Some 45% of people who planned to buy a property since the introduction of the UK Government’s new affordability rules last year have failed to do so, new research has found.
And many feel less in control of securing a mortgage as the new Mortgage Market Review (MMR) introduced a year ago has created confusion, according to the research from Experian.
A quarter claim that the MMR has impacted their ability to buy a property, while 37% report that the changes have made them feel less in control of securing a mortgage.
The research also suggests that among those who were unable to buy since the introduction of the MMR, many still appear to be overlooking the basics in financially preparing to apply for a mortgage. For example, 46% have never checked their credit report, meaning they have no indication of how a lender might view their ability to repay money.
‘Preparation is the key to successfully navigating the mortgage market post-MMR. Understanding the affordability rules and how a lender makes their decision is the key to success,’ said James Jones, head of consumer affairs at Experian.
‘But it can take time to build a positive credit history and a solid track record of positive money management, so it’s important you start preparing as soon as you make the decision to buy,’ he added.
The research also found that 62% were not aware that lenders may require bigger deposits, 23% believed they could apply for mortgages with smaller deposits than before while 37% didn’t recognise that lenders would now be more careful on whether they could afford repayments and 15% mistakenly believe that lenders have now relaxed their lending criteria as a result of the MMR.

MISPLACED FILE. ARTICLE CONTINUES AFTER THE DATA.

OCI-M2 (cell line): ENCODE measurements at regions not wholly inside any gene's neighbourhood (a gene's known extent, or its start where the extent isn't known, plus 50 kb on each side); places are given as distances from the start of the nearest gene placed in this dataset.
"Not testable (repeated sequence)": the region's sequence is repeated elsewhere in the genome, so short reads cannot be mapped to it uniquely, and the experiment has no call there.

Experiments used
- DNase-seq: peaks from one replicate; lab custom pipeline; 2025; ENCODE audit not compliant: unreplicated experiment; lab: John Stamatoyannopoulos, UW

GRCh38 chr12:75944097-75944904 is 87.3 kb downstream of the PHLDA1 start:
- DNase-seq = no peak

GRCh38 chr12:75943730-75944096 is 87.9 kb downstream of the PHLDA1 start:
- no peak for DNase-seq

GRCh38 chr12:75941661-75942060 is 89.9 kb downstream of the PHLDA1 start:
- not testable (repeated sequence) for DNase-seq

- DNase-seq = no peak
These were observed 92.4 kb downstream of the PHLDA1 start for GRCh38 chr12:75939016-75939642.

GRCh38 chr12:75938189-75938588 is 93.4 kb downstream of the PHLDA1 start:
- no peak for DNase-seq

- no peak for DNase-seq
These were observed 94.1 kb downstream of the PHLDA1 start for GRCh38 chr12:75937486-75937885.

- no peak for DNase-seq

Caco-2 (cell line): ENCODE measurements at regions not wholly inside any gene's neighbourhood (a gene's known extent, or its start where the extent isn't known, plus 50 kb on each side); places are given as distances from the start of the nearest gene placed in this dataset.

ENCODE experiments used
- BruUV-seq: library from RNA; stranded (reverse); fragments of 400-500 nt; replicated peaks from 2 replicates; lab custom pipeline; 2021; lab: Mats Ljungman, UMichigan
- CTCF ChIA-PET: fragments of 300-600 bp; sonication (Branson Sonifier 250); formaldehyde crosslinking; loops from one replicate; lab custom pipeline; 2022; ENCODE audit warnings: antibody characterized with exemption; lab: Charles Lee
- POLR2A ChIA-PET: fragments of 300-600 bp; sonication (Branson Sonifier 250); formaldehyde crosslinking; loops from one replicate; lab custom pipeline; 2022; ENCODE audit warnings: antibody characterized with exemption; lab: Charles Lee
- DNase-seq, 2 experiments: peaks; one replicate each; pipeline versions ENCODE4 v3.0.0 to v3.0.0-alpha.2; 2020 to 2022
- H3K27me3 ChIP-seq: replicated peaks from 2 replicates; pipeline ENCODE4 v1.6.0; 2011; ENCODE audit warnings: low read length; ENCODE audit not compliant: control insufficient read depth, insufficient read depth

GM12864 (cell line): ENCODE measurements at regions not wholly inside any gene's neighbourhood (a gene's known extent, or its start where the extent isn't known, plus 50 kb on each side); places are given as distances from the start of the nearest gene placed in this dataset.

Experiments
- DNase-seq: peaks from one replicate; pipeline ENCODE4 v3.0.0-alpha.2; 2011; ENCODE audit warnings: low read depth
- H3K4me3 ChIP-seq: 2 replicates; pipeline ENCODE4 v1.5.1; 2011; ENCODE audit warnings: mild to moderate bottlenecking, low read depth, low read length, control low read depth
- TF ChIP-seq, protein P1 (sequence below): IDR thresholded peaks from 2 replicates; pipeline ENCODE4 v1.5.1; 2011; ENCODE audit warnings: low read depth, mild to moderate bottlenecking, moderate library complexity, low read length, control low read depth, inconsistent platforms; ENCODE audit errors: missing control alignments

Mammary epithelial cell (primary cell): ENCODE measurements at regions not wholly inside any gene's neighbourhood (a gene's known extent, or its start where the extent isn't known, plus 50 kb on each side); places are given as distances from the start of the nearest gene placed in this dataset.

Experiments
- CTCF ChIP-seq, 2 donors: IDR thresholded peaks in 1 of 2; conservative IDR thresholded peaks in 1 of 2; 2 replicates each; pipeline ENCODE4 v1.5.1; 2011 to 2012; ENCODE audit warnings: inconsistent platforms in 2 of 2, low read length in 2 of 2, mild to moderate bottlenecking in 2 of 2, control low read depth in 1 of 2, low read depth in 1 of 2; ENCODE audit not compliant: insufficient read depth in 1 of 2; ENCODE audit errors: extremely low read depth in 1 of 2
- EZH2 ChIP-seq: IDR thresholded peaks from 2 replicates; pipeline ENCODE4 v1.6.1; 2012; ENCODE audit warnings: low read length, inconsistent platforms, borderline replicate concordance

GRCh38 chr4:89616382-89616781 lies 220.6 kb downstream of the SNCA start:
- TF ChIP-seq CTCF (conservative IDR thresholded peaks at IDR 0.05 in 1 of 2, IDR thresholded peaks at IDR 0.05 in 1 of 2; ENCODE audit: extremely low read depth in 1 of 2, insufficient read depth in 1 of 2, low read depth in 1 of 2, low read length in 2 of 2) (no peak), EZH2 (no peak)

Some 13% do not know how much money they have left over at the end of the month, 18% don’t even know what monthly repayments they can afford, 14% did not have a big enough deposit for the property they wanted and 12% were unable to secure the size of mortgage they needed.
Experian said it was concerned that 11% of those who were unsuccessful did not know why or haven’t asked their lender, leaving them at a significant disadvantage when it comes to improving their chances of being accepted in the future.
Guy Shone, from Explain the Market, said that it seems many people remain stuck in a bit of a muddle.’ More needs to be done in 2016 to encourage personal financial planning and properly support aspiring home buyers, so that all buyers fully understand the rules of the game and stand the best chance of securing a property they can afford,’ he explained.